Gary Johnson, the long-shot libertarian contender for the GOP presidential nomination, is receiving support this week from across the pond. Daniel Hannan, a member of Britain’s Conservative Party and a blogger for The Telegraph, published an article Monday calling for Republicans to take a second look at the former Governor of New Mexico:
Alright, you might be saying, so he’s a libertarian. So are thousands of Ayn Rand-reading students around the world. No one holding these views ever gets elected to anything important.
That’s where you’d be wrong. Gary Johnson was elected on precisely such a manifesto in the swing state of New Mexico, and promptly set about putting his beliefs into practice. He took the view that there should be as few laws as possible, and vetoed more legislation during his term than the other 49 state governors put together. He cut taxes 14 times and never raised them once. Result? A budget surplus and an economic boom. During Gary Johnson’s gubernatorial term, 1,200 state jobs were axed, but 20,000 private sector jobs were created. And here’s the best bit: he was handsomely re-elected, despite a two-to-one Democrat majority.
At this point, Johnson will need any support he can get. In Gallup’s most recent Republican Presidential Ratings Summary—a measurement of Republican nominees’ recognition and favorability ratings by Republicans and Republican-leaning independents—Gallup didn’t even bother publishing Johnson’s statistics. One might assume that they were too low to warrant publication.
With all the recent media attention over efforts by some southern Californians to break off from their northern neighbors and create the 51st state, one might think that the idea of states splitting up—or actually seceding from the union outright—is something that hasn’t been discussed since the Civil War.
But that’s not the case at all. As TAC contributor Bill Kauffman pointed out in this piece from 2005, there are “at least 28 U.S. secessionist movements active everywhere from those dubious Cold War states of Alaska and Hawaii to New York City—site of Norman Mailer’s prophetically pro-secession 1969 mayoralty campaign—to the states of the Confederacy, with their League of the South, and up to the felicitously named State of Jefferson in northern California and southern Oregon. America has gone fission.”
Make that 29, now that the Riverside County Board has approved a proposal that would look into the idea of splitting off from California.
Talk of secession—whether it’s from other states or the nation as a whole—might not be very popular, but it’s certainly not uncommon.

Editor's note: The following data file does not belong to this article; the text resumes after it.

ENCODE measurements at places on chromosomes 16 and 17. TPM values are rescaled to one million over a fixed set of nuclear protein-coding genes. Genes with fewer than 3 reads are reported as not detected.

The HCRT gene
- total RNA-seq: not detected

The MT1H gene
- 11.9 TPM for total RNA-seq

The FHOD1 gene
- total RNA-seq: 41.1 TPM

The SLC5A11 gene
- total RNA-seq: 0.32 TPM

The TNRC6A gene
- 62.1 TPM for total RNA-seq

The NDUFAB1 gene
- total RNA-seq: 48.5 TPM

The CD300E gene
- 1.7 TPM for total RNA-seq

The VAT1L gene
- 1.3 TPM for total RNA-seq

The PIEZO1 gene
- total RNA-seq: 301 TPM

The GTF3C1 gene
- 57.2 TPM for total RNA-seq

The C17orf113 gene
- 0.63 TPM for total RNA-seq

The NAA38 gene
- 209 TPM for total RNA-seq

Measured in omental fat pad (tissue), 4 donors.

Tea Party darling Michele Bachmann has become the first Republican presidential candidate to sign a pledge calling for a Constitutional amendment to ban gay marriage. The pledge is called The Marriage Vow and was released by The Family Leader, an organization of social conservatives based in Iowa.
The Marriage Vow also calls for the protection of children from “all forms of pornography and prostitution.” But—contrary to most media reports—it does not specifically call for a “ban on all pornography” (as ABC news so dutifully reported).
As Michael Dougherty wrote in the cover story of TAC‘s June issue, “the Tea Party, confusedly hailed by the media as a grassroots libertarian spasm, turns out on inspection to be the religious right wearing a tricorn hat and talking about Obamacare.”
Dougherty continues: “Neoconservatives who call for confrontation with Iran, a closer relationship with Israel, and pressing the War on Terror are not echoed by religious conservatives—they’re drowned out by them.”
It’s this fact alone—that the Tea Party is really just the religious right with a makeover—that explains Bachmann’s recent surge in the polls. And Bachmann’s positions on the issues really do come together into the political tour de force that is proven to win the Republican primary: hawkish on defense, fervently conservative on social issues, and adamant about cutting the federal budget.
And as Jack Hunter pointed out today, she also has the benefit of knowing when to use the Constitutional conservative moniker when it’s beneficial—and also when to drop it when it’s inconvenient. Meanwhile, Rand Paul is representing a generally younger and anti-Bachmann wing of the party.
That both Bachmann and the Pauls are immensely popular is just another sign of a brewing conflict for the future of the Republican party.
Federal spending might be so out of control that it can’t be stopped—literally. Reuters is reporting that:
If Treasury were to decide to delay payments, it would need to re-program government computers that generate automatic payments as they fall due — a massive and difficult undertaking. Treasury makes about 3 million payments each day.
That’s a near-impossible task, and as Felix Salmon points out:
Realistically, then, the government is likely to breach the current debt ceiling no matter what Congress agrees. A failure to lift it would be a bit like an edict to a steaming supertanker that it had to stop dead: no matter how much force of law that edict has, sheer momentum is going force many basic operations of the public fisc to continue for some period of days or weeks.
But Gene Healy of the Washington Examiner sums up the scenario best:
It’s quite a picture: we’ve got liberty-threatening legislation signed by presidential Autopen, an illegal war fought by remote-controlled robot assassins, and out-of-control spending on autopilot. If only FedGov followed the First Law of Robotics.
Was there more to World Chess Federation president Kirsan Ilyumzhinov’s recent trips to Libya than meets the eye? Trinity College professor and author Vijay Prashad thinks so. The professor sees Ilyumzhinov’s visits as evidence of a larger struggle—a new cold war between the established G7 countries and the up and coming BRICS nations (Brazil, Russia, India, China and South Africa):